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Copyright Law: What is the First Sale Doctrine?


Under United States copyright law, copyright holders have certain exclusive rights. Among other things, copyright owners have the exclusive right to reproduce their protected work, create derivatives of this work, and to distribute the protected work. Of course, these rights are not without limitations and exceptions.

At Pike & Lustig, LLP, our experienced West Palm Beach copyright litigation attorneys have discussed the limitations of copyright before, including the ‘fair use doctrine’, which allows non-copyright holders to reproduce elements of a copyright protected work in certain circumstances. In this post, we explain another one of the key limitations of American copyright: the first sale doctrine.

Three Things You Should Know About the First Sale Doctrine  

  1. Buyers Have Basic Distribution Rights

The first sale doctrine is the legal concept that allows markets in copyright protected goods to function in a relatively normal manner. If a copyright owner sells you a copyright protected work, the first sale doctrine grants you the right to distribute that specific copy that you purchased. For example, if you purchased a brand new copy of a book from a best selling author, you have the right to list that book on Ebay or Amazon for sale, after you are finished reading the copy.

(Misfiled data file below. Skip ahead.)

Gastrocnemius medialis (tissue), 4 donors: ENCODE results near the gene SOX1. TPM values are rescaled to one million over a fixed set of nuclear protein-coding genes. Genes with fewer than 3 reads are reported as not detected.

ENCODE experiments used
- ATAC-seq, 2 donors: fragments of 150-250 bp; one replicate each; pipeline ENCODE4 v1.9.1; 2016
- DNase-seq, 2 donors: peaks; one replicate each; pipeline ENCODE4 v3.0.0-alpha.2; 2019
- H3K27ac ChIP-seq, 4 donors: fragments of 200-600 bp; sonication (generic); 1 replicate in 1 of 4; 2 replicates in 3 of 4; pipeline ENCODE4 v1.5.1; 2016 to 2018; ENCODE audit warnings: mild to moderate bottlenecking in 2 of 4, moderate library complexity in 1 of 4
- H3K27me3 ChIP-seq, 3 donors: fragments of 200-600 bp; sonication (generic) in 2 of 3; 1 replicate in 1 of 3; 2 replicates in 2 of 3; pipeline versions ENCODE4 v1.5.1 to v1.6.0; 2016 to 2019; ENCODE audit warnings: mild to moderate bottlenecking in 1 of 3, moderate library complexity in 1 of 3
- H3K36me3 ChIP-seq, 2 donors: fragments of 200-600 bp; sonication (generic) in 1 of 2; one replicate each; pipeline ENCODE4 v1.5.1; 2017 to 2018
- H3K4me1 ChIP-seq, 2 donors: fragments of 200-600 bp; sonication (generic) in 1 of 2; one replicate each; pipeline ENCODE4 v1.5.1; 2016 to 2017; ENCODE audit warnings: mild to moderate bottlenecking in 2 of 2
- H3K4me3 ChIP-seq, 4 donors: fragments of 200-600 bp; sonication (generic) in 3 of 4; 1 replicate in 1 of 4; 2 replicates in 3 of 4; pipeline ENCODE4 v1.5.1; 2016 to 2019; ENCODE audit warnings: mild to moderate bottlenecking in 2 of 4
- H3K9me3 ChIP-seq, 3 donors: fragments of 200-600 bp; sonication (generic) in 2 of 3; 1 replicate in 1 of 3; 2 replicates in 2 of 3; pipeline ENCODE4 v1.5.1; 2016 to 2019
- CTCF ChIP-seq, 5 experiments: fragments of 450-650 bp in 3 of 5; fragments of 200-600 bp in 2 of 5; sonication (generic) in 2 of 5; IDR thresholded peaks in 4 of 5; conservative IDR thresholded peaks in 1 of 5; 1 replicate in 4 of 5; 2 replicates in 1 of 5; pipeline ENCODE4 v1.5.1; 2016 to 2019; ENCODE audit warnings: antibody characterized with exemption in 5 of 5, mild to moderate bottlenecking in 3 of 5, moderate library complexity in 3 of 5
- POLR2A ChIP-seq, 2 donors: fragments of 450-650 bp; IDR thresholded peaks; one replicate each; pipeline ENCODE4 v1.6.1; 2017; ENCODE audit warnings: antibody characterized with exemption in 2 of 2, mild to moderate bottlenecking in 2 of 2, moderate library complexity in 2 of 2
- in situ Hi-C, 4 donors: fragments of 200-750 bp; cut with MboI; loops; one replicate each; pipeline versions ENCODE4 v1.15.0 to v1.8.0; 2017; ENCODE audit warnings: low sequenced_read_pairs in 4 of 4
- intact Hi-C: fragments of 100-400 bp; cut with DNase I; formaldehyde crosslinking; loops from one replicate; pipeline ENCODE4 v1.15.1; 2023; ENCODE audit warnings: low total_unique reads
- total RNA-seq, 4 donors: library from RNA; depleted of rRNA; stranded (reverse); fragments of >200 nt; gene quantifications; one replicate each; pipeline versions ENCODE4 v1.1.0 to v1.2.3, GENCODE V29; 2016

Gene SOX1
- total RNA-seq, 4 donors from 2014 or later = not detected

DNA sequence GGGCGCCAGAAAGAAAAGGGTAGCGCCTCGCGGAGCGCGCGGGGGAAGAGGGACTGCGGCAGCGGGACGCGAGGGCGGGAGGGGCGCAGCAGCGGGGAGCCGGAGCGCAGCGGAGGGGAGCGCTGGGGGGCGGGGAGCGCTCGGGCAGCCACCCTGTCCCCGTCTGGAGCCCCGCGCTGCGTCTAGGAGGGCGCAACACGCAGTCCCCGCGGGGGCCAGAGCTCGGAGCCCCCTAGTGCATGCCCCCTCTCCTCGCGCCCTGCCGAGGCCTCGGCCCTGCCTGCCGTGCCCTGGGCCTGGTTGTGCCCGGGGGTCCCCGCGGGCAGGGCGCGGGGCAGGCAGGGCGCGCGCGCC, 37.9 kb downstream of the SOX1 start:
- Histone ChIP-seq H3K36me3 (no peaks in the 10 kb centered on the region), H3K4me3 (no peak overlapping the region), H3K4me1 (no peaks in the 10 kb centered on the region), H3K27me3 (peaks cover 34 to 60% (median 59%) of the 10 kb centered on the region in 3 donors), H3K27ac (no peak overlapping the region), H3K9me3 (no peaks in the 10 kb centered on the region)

You can distribute your copy of the work. You cannot reproduce the copyright protected material on a website. Still, you can participate in a secondary market. The first sale doctrine is the legal exception that allows the buyer to distribute their single copy of the protected work in a manner that they see fit. 

  1. You Must Have Lawful Ownership to Use the First Sale Doctrine

To avoid copyright infringement, you must be a lawful owner of a product. Under U.S. copyright law, the first sale doctrine does not apply if you are only ‘leasing’ or ‘borrowing’ the work. On the surface level, this may not appear to be an important issue. However, in certain circumstances, it makes a major difference. Most notably, many software companies license their products to the end users. In other words, these companies do not give the end user any ownership right to the work. Some courts have upheld these agreements, ruling that the first sale doctrine does not apply in these case. 

  1. The Digital Age Has Made the First Sale Doctrine More Complicated

Software is not the only issue in which the digital era has made the first sale doctrine far more difficult to apply. Many courts around the country have struggled to apply the first sale doctrine to certain complex digital copyright issues. If you have a question about digital copyright and the first sale doctrine, you should consult with a qualified Florida copyright attorney immediately. Your lawyer will be able to protect your interests.

Contact Our Florida Copyright Litigation Lawyers Today

At Pike & Lustig, LLP, our dedicated copyright law attorneys are committed to providing top quality legal representation to clients throughout South Florida. To set up a free, no obligation review of your copyright case, please call us today at 305-985-5281 (our Miami office) or 561-291-8298 (our West Palm Beach office).



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